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BRUSSELS, Belgium: The Council of European Dentists (CED), the Standing Committee of European Doctors (CPME) and the Federation of Veterinarians of Europe (FVE) have warmly welcomed a new plan by the European Commission to address antimicrobial resistance (AMR). Actions include practical advancements, such as more rapid, cheaper and reliable diagnostic tests, and on a political level, exchanging good practices and data analysis with non-EU countries.
The members of the organisations especially appreciate that the European One Health Action Plan recognises that human health, animal health and the environment are interconnected and that the importance of the One Health approach is emphasised in the proposed actions. They strongly believe that it is only by working together, showing strong leadership and taking full responsibility that it will be possible to turn the tide, raise awareness on this health threat and engage the whole society in responsible use of antimicrobials, to preserve the efficacy of antibiotics.
“The CED recognises that dentistry will suffer a significant crisis by the loss of antibiotics as effective agents in the treatment of human infection,” CED President Dr Marco Landi stated. “It is therefore essential in terms of both public and oral health that dentists only prescribe antibiotics when they are necessary and appropriate and that patients are helped to understand that antibiotics do not cure toothache.”
CPME President Dr Jacques de Haller said, “The AMR threat requires a shared responsibility of all actors, including of course healthcare professionals. Prescribers should be encouraged and provided with appropriate tools to make evidence-based prescription and to avoid blind prescriptions. Surveillance systems should become active and share best practices and comparable data with prescribers.”
The new European action plan against AMR of the European Commission is structured around three pillars:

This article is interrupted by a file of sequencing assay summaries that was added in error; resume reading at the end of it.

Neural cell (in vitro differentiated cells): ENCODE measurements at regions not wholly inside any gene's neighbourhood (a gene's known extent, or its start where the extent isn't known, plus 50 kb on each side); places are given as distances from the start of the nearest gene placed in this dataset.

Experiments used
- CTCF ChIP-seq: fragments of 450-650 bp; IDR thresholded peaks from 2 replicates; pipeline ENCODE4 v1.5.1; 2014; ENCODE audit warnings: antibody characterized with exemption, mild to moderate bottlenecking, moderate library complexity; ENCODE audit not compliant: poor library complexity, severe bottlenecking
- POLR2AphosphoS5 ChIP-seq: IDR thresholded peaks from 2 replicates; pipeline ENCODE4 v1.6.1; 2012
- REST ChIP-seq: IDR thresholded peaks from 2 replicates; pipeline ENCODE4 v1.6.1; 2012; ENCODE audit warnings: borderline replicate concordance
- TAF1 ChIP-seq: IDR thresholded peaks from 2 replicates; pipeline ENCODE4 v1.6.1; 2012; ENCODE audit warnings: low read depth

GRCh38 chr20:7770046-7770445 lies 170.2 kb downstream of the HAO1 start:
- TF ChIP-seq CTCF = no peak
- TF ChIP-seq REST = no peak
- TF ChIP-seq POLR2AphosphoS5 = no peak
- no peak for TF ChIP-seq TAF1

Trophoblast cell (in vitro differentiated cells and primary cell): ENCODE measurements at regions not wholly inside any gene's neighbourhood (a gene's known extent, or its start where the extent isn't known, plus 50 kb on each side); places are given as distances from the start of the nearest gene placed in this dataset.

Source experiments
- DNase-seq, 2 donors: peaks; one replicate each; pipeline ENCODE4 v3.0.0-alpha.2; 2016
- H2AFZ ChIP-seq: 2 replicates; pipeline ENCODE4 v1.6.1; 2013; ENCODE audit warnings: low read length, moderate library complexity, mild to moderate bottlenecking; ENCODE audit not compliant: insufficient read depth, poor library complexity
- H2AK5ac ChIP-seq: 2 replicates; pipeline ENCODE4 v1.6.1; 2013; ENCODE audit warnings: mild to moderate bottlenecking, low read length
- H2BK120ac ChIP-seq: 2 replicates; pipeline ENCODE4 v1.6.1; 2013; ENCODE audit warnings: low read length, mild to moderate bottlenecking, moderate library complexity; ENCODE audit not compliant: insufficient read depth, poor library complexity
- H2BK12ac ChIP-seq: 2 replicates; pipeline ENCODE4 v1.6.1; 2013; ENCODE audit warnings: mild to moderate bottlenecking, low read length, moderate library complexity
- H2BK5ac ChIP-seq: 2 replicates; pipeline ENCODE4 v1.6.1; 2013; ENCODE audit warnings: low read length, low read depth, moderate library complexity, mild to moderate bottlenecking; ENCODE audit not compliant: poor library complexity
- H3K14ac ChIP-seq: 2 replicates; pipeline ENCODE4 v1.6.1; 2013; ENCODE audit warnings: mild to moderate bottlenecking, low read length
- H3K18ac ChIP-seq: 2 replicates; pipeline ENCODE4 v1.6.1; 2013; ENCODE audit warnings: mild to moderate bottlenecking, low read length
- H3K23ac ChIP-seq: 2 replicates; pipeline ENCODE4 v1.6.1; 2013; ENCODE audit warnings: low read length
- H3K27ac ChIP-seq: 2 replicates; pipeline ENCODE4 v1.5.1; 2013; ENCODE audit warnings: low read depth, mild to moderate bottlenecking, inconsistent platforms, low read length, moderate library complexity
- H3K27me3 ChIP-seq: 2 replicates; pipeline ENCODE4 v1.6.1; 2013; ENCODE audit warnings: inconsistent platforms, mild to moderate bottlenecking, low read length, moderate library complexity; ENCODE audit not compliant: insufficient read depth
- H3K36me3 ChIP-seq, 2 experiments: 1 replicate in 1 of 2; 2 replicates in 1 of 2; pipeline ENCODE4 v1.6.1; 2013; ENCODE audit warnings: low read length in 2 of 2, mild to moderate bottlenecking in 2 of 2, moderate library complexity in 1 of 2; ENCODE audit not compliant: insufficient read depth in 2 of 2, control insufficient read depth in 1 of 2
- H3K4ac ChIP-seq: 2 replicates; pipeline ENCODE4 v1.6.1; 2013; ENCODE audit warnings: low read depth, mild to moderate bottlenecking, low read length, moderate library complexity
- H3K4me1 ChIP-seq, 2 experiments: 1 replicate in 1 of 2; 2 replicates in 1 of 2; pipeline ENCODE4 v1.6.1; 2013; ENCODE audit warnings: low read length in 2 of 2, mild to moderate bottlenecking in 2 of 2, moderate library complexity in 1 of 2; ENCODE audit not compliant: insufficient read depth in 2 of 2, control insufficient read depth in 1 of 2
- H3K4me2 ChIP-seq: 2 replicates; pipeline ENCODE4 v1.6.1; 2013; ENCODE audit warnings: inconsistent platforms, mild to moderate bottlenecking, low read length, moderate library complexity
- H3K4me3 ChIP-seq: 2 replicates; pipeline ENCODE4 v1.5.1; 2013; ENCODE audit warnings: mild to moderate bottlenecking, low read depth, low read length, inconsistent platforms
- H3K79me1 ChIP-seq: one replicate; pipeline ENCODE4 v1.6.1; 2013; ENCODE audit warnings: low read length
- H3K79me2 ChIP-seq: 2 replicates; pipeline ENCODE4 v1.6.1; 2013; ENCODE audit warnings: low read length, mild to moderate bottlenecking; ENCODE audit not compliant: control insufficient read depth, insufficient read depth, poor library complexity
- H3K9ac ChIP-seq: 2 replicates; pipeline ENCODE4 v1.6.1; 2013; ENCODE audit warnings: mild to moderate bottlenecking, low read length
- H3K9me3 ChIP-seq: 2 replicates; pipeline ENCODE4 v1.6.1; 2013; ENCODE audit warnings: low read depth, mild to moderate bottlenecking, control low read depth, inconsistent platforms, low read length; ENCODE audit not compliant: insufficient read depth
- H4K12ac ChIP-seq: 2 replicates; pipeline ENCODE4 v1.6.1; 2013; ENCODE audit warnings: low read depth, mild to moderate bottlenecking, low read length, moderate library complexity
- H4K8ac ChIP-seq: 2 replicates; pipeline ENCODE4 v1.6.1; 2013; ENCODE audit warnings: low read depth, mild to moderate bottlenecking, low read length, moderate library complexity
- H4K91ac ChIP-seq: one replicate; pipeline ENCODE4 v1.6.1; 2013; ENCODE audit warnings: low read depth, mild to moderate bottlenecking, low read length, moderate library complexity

Making the EU a best-practice region
The CPME, CED and FVE believe that the EU can be a best-practice region and have called upon the European Commission to focus on assisting countries that face greater difficulties in managing AMR. The sharing of experience and best practice and allocation of necessary resources to cover particular needs should be ensured for all member states. Surveillance systems should be strengthened by improving data collection and by establishing effective two-way communication.
Boosting research, development and innovation
The organisations have called for more rapid, cheap and reliable diagnostic tests to become available to doctors, dentists and veterinarians. Surveillance systems should be enlarged to cover also results from pen-side diagnostics. Remuneration and reimbursement schemes should facilitate the use of appropriate diagnostic tests before any antibiotic prescription for human or animal health.
Shaping the global agenda on antimicrobial resistance
The CPME, CED and FVE have urged the EU to show strong leadership at global level. The EU should intensify cooperation with other parts in the fight against AMR by exchanging good practices. Additionally, data collection and analysis on AMR and antibiotic use in other parts of the world should be encouraged. Europe is unique in having an extensive and transparent analysis, as presented in the Joint Interagency Antimicrobial Consumption and Resistance Analysis Report, the second of which is planned to be published mid-July. This should be an example for other parts of the world to follow.
The organisations have encouraged all EU member states to work in close collaboration with the prescribers of antibiotics—doctors, dentists and veterinarians—to ensure efficient, practical and achievable goals in their national action plans and proper implementation of the European action plan against AMR.